Poetry: Ode to Eno Peeing in Duchamp’s Urinal by Mark Blickley

Ode to Eno Peeing in Duchamp’s Urinal

There’s a fly in the urinal, apparently deceased No movement at all, that I can see at least.
As I unzip, I wonder, do flies have a soul?
Is there a fly heaven where they can go?
Are there fly preachers for this tiny species?
Promising rivers of honey and mountains of feces Vowing streets will be paved with rotting meat Exuding ambrosial fumes in eternal heat.
There’d be no dread swatters with dried guts of kin And of course, no birds or spiders would be allowed in. But that’s all too silly to seriously think so
They’re just not important enough as species go.
No there’s no heaven for this little fly
With fields of garbage awaiting on high
No celestial bliss for this little fellow
Just a watery grave of pale yellow.
It crosses my mind that at this junction
I should probably feel some sense of compunction.
I mean, it’s not very nice, no way to behave
Peeing disrespectfully on someone’s grave.

But this fly’s not a someone, is he? Just a dead fly And surely not as grand and deserving as I. Granted—a fly’s existence has a useful role
In our planet’s system as a whole.
While I and my kind in the name of progress Pollute and destroy and make a big mess
A fly’s not been known to murder his kind To hate and cruelty he’s not inclined.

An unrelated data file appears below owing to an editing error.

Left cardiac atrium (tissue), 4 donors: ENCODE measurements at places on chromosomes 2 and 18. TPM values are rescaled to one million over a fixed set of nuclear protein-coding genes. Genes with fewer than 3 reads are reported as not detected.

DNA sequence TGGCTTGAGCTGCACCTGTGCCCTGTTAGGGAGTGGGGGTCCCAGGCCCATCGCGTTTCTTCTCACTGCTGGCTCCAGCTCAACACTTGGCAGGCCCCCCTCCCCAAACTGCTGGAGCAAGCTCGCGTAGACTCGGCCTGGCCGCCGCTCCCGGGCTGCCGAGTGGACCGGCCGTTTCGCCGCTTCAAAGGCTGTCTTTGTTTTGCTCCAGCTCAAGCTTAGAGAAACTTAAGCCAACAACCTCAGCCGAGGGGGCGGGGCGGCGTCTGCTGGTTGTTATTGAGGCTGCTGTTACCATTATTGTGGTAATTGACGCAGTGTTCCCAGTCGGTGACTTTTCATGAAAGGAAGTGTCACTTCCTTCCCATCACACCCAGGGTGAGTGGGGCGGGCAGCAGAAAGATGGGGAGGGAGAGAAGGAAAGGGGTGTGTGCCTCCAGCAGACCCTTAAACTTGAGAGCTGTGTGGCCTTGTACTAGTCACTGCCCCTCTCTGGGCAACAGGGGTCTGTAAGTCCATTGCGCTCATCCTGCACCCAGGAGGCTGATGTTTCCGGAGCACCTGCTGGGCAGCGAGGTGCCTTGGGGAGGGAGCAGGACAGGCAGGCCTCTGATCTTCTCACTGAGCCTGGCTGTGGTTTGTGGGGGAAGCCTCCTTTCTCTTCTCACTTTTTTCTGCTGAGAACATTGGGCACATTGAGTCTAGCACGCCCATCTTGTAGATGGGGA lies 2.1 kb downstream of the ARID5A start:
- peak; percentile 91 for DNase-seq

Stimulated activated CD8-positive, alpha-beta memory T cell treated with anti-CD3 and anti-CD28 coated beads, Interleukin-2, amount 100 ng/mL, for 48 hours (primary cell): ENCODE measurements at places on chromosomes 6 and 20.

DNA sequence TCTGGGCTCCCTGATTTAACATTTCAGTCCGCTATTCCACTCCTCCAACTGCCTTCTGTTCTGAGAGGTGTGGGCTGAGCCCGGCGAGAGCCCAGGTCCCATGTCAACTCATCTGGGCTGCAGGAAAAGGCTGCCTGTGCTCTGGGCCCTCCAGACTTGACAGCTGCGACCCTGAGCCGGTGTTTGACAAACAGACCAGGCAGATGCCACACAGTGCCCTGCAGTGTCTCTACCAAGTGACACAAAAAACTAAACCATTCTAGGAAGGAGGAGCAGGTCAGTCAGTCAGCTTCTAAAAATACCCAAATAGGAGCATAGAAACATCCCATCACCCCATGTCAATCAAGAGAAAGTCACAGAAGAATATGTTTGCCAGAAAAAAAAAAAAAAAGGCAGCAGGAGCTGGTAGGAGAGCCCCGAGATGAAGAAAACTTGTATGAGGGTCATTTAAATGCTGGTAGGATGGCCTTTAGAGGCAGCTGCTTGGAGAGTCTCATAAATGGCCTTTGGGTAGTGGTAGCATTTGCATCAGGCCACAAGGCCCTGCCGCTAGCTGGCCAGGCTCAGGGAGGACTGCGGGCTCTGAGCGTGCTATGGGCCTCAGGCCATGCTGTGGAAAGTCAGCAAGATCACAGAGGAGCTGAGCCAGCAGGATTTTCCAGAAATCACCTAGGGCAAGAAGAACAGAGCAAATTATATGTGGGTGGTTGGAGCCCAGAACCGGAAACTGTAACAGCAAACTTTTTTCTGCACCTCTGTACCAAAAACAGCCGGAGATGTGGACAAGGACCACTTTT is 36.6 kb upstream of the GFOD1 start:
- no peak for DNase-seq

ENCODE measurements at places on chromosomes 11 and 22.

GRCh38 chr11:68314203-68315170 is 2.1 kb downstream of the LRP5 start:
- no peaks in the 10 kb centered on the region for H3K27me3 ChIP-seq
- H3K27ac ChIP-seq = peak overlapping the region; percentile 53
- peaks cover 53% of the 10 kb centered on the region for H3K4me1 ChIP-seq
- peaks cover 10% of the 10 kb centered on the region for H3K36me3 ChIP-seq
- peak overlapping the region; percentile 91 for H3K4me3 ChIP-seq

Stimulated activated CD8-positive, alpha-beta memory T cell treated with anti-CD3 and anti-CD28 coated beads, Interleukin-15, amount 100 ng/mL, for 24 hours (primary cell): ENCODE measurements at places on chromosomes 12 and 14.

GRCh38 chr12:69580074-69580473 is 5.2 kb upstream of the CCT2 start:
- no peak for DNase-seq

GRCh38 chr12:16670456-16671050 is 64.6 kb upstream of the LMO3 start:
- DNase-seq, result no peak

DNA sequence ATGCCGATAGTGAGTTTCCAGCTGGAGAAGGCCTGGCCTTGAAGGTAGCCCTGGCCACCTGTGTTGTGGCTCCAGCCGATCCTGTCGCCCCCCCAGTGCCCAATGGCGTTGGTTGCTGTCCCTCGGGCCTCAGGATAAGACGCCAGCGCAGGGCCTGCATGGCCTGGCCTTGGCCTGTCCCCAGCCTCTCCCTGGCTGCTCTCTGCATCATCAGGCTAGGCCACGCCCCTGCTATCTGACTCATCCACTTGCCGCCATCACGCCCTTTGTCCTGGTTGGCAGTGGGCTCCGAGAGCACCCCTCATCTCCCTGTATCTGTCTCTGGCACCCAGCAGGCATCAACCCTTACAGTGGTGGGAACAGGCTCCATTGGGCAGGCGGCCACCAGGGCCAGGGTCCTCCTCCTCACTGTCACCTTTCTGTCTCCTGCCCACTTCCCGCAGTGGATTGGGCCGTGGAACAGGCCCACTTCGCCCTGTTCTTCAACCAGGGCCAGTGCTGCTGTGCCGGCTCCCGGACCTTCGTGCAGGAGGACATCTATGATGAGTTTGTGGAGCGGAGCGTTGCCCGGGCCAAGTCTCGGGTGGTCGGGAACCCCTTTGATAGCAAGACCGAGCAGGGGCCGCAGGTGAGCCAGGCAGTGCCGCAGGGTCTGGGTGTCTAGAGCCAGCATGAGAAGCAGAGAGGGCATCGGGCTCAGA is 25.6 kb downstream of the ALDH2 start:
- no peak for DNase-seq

And a fly wouldn’t enslave one of its own
To greed and corruption, he’s not prone
He really does nothing to which a fault you can pin OK—so he pukes on food, but that’s not a sin.
But a fly deserve heaven? Who’d believe it?
No, that’s reserved for the species who can conceive it And who continue to hold a dogged insistence
That they somehow deserve a continued existence Free from pain and sadness, no old bones creaking
No spiders or swatters, metaphorically speaking
No maladies producing moaning and crying
No hunger or sorrow, no anguish, no dying.
What great hope and comfort in this grand ideal
Is it any wonder the mass appeal?
But now—a fly needs no solace, he doesn’t fear death Has no selfish longing for eternal breath.
He just does what he does ‘cause that’s what he must

Then it’s ashes to ashes and dust to dust
And someday my fate will be the same
I’ll return to that from which I came.
You see—the atoms which constitute all creation Give all things in nature an unbiased relation
And when everything’s reduced to the bottom line A fly’s basic makeup is the same as mine
So maybe someday will our atoms unite In a tree or the ocean or a bird in flight We might meet again this side of forever So, I say “Adios, little fly guy,”
and I pull the flush lever.

Mark Blickley grew up within walking distance of New York's Bronx Zoo. He is a proud member of the Dramatists Guild and PEN American Center. Two of his videos represented the United States in the 2020 year-long international world tour of 'Time Is Love: Universal Feelings: Myths & Conjunctions,' organized by esteemed Togelese-French curator, Kisito Assangni. His latest book is the text-based art collaboration with fine arts photographer Amy Bassin, Dream Streams.